Because officials did not answer questions, it’s unclear whether Beth misspoke when referencing Tuesday night, when two people died and a third was wounded after a shooting during protests.

Kyle Rittenhouse, a 17-year old from Antioch, Illinois, was arrested Wednesday and charged Thursday with five felonies, including first-degree intentional homicide, in that shooting.

Some local residents we spoke with Thursday said the events unfolding in their city this week aren’t a surprise.

“The racial tensions have always been high in this town. Since George Floyd’s passing they’ve intensified. So, no, I’m not surprised,” said Kenosha resident Tanya McLean.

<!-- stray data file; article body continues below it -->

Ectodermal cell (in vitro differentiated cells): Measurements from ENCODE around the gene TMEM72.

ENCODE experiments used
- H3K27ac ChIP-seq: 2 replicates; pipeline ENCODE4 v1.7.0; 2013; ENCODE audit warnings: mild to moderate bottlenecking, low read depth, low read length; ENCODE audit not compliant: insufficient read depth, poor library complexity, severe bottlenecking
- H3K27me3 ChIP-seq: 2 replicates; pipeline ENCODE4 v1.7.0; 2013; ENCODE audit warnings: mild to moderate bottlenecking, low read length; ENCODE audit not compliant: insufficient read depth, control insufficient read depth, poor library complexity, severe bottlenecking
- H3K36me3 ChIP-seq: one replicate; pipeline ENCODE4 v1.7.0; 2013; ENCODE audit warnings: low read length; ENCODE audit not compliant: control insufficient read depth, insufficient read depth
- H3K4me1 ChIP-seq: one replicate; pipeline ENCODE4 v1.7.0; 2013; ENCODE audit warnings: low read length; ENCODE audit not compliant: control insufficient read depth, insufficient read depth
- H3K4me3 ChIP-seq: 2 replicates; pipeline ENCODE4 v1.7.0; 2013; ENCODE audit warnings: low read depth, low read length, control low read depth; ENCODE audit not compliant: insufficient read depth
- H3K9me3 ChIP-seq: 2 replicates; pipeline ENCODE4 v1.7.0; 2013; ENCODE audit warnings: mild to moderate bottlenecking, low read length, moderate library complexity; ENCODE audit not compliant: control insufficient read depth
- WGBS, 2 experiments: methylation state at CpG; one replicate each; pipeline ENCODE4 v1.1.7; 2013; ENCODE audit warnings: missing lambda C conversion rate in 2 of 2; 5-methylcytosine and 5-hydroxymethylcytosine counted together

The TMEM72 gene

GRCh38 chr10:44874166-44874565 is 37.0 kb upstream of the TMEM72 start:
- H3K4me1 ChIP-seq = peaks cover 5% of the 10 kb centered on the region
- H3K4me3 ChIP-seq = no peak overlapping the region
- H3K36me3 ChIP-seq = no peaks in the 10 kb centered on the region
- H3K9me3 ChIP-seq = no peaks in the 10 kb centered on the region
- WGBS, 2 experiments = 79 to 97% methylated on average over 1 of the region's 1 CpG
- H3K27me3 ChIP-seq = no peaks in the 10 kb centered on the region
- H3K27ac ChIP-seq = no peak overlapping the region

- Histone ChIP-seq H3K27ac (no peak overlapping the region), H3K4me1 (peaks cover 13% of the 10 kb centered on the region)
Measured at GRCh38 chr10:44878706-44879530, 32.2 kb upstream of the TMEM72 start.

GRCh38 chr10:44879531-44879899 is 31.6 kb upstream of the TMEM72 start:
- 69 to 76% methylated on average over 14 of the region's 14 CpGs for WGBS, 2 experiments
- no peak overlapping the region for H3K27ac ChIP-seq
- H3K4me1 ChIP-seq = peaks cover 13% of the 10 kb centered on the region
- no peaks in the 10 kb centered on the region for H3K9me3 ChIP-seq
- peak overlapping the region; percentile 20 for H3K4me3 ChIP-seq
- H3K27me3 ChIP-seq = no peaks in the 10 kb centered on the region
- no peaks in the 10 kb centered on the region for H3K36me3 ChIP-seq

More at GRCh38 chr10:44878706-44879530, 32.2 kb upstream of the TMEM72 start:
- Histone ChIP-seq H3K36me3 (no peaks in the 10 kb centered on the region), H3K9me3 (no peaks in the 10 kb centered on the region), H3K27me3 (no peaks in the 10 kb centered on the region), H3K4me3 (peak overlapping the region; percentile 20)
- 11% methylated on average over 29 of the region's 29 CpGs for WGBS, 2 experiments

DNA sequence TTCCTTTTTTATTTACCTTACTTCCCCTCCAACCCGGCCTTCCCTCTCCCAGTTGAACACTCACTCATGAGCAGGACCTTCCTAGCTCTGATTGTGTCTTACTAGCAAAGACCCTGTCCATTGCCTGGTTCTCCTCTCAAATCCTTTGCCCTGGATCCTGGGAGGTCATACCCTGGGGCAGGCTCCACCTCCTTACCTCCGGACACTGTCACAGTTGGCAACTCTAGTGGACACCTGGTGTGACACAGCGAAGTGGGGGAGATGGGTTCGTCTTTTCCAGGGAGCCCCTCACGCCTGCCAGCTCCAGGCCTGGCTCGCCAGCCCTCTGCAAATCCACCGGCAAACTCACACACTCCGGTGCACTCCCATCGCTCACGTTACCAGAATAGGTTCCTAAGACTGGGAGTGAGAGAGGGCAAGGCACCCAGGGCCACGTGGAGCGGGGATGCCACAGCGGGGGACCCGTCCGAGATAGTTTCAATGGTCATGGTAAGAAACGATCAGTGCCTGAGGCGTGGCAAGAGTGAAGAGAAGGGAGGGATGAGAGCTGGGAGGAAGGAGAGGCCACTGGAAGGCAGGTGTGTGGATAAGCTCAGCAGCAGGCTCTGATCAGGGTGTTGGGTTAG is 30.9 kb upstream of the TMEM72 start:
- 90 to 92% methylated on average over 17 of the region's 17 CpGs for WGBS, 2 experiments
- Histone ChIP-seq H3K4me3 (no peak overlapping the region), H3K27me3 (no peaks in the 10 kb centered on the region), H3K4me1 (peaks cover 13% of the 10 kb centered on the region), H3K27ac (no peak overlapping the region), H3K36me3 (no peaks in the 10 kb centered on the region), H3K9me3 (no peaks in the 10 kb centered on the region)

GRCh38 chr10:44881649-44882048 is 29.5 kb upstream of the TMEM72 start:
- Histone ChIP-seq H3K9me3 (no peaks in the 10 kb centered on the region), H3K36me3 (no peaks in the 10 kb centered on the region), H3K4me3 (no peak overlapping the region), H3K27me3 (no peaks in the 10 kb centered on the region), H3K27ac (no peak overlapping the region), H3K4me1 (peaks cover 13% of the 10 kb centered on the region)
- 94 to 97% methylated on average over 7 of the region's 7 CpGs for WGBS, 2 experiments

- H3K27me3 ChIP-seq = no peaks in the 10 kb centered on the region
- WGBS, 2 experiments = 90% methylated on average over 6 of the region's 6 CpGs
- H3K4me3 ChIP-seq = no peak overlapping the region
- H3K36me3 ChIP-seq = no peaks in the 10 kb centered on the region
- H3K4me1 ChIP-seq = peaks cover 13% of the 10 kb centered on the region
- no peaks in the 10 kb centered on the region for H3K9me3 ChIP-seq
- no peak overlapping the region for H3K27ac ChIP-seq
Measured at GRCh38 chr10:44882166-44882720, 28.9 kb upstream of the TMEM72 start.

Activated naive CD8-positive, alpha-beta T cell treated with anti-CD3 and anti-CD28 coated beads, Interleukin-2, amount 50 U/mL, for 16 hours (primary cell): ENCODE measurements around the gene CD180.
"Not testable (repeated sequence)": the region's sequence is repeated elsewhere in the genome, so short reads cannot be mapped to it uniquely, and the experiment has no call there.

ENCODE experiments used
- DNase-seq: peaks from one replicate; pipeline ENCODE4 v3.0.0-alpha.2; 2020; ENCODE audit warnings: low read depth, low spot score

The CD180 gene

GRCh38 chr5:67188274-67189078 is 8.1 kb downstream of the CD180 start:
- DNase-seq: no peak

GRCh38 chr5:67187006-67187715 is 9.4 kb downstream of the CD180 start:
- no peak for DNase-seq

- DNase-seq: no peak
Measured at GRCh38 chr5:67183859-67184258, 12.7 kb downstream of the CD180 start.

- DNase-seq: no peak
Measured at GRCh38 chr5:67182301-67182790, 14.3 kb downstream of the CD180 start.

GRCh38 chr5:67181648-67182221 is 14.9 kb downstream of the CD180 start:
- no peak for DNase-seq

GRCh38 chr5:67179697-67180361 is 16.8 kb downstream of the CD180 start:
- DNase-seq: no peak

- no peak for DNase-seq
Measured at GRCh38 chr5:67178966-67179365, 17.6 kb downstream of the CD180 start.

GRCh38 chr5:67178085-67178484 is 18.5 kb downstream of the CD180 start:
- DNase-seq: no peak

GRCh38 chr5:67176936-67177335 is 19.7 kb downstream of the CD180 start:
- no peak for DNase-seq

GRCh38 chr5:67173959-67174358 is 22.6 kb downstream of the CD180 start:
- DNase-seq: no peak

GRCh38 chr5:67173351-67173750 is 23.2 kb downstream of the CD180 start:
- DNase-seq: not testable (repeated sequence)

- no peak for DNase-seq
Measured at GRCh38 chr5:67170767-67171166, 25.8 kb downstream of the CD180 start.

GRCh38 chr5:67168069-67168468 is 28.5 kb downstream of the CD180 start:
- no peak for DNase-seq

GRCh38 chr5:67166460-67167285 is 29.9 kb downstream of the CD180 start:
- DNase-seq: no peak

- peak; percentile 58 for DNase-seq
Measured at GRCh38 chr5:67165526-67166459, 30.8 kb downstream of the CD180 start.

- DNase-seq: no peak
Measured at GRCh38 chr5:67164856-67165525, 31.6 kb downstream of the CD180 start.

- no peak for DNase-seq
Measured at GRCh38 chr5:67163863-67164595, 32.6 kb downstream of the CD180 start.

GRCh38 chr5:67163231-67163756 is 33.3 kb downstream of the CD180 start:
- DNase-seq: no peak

McLean attended a press conference organized Thursday morning by the local NAACP. She said she’s disappointed in her local officials for not doing more to reach out to residents in the part of Kenosha where she lives — the part that’s been looted, and where businesses have been burned down.

  • Damage in Kenosha, Wisconsin, on Aug. 27, 2020. (WTTW News)

    Damage in Kenosha, Wisconsin, on Aug. 27, 2020. (WTTW News)

  • Damage in Kenosha, Wisconsin, on Aug. 27, 2020. (WTTW News)

    Damage in Kenosha, Wisconsin, on Aug. 27, 2020. (WTTW News)

  • Damage in Kenosha, Wisconsin, on Aug. 27, 2020. (WTTW News)

    Damage in Kenosha, Wisconsin, on Aug. 27, 2020. (WTTW News)

  • Damage in Kenosha, Wisconsin, on Aug. 27, 2020. (WTTW News)

    Damage in Kenosha, Wisconsin, on Aug. 27, 2020. (WTTW News)